'I was sitting and talking to some of the staff and kids between groups," recalls Natalie Johnson, while touring the Spring Creek Youth Services Center. "And one kid brought up the Gazette article and was like, 'That article just made us look like monsters and animals.'"
Within the past several months, Spring Creek has drawn much scrutiny over the behavioral "issues" of youths housed in the East Las Vegas Street facility. After Colorado Springs School District 11 refused to renew an education contract with Spring Creek — with teachers reporting concerns for their own safety and that of others — state agencies investigated, including the Department of Youth Corrections and the Office of Children, Youth and Families.
Evidence of heightened gang activity and assaults on staff and teachers, and, as reported earlier this month by the Independent, a riot in the facility, have brought about deep changes. Spring Creek has recently seen: restructuring of management; the hiring of more staff; the release of up to 16 youths, either to other facilities or transitioning out of the program; and an increase in the staff-to-youth ratio, to 1:4.5. (In case you're wondering, that's a lot for an 80-bed facility.)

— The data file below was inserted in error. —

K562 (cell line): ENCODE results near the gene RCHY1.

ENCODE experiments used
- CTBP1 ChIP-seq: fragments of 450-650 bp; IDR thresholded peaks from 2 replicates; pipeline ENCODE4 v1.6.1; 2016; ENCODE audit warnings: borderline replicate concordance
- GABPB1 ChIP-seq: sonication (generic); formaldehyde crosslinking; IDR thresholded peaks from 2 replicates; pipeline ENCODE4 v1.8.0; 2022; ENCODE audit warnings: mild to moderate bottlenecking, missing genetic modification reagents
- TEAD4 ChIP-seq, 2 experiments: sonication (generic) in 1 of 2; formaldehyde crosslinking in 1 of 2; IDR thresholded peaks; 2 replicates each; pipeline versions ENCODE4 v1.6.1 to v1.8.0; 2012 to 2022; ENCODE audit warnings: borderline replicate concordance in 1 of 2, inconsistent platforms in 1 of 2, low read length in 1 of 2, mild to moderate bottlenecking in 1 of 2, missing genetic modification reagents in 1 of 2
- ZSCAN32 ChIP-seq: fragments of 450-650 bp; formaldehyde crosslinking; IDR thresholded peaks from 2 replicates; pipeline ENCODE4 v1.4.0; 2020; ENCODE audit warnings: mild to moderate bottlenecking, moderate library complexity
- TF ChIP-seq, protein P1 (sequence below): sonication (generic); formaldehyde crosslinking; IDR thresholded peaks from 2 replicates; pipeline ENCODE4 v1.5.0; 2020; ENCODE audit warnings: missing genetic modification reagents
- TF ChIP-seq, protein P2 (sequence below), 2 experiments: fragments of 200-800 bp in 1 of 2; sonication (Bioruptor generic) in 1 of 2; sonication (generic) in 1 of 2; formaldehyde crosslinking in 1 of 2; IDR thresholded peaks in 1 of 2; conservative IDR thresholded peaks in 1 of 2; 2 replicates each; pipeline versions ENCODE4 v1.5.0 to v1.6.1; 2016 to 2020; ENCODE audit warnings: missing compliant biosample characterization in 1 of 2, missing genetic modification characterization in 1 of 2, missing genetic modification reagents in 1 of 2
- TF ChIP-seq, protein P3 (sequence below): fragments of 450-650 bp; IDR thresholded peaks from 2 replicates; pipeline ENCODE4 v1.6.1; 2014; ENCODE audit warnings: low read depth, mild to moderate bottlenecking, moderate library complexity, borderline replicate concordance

Yet through all the reports, one perspective is lacking — that of the young people, ages 10 to 20, housed in the facility. Legal issues concerning the kids' safety, security and privacy prevent much, or any, media contact with them. Meanwhile, the hard statistics make it easy to generalize the youngsters on the other side of those numbers, rendering them faceless and outside the mainstream. Which brings us back to Natalie Johnson.
Johnson, 38, is the executive director of the Manitou Art Center. Through Leadership Pikes Peak she took a tour of Spring Creek earlier this year and, along with one of the social workers there, devised Our Stories Thus Far ... now on display at the MAC.
In what she hopes will be an ongoing collaboration with Spring Creek, this first year's theme is for the kids to tell their own stories by way of the Native American tradition of painting their war ponies with meaningful symbols. Kids were given a printed outline of a horse and decorated them with images illustrating their own interests and experiences; the ponies vary greatly from child to child.
"From the time we pitched it to the kids, we received 54 pieces from 60-some-odd kids in two months," Johnson says. "And that's pretty good ... it exceeded what we were expecting.
"You know it's something small we're doing, just a little thing," she adds. "But if other institutions could do something small and mobilize, it could ultimately make the kids feel like they're part of something bigger."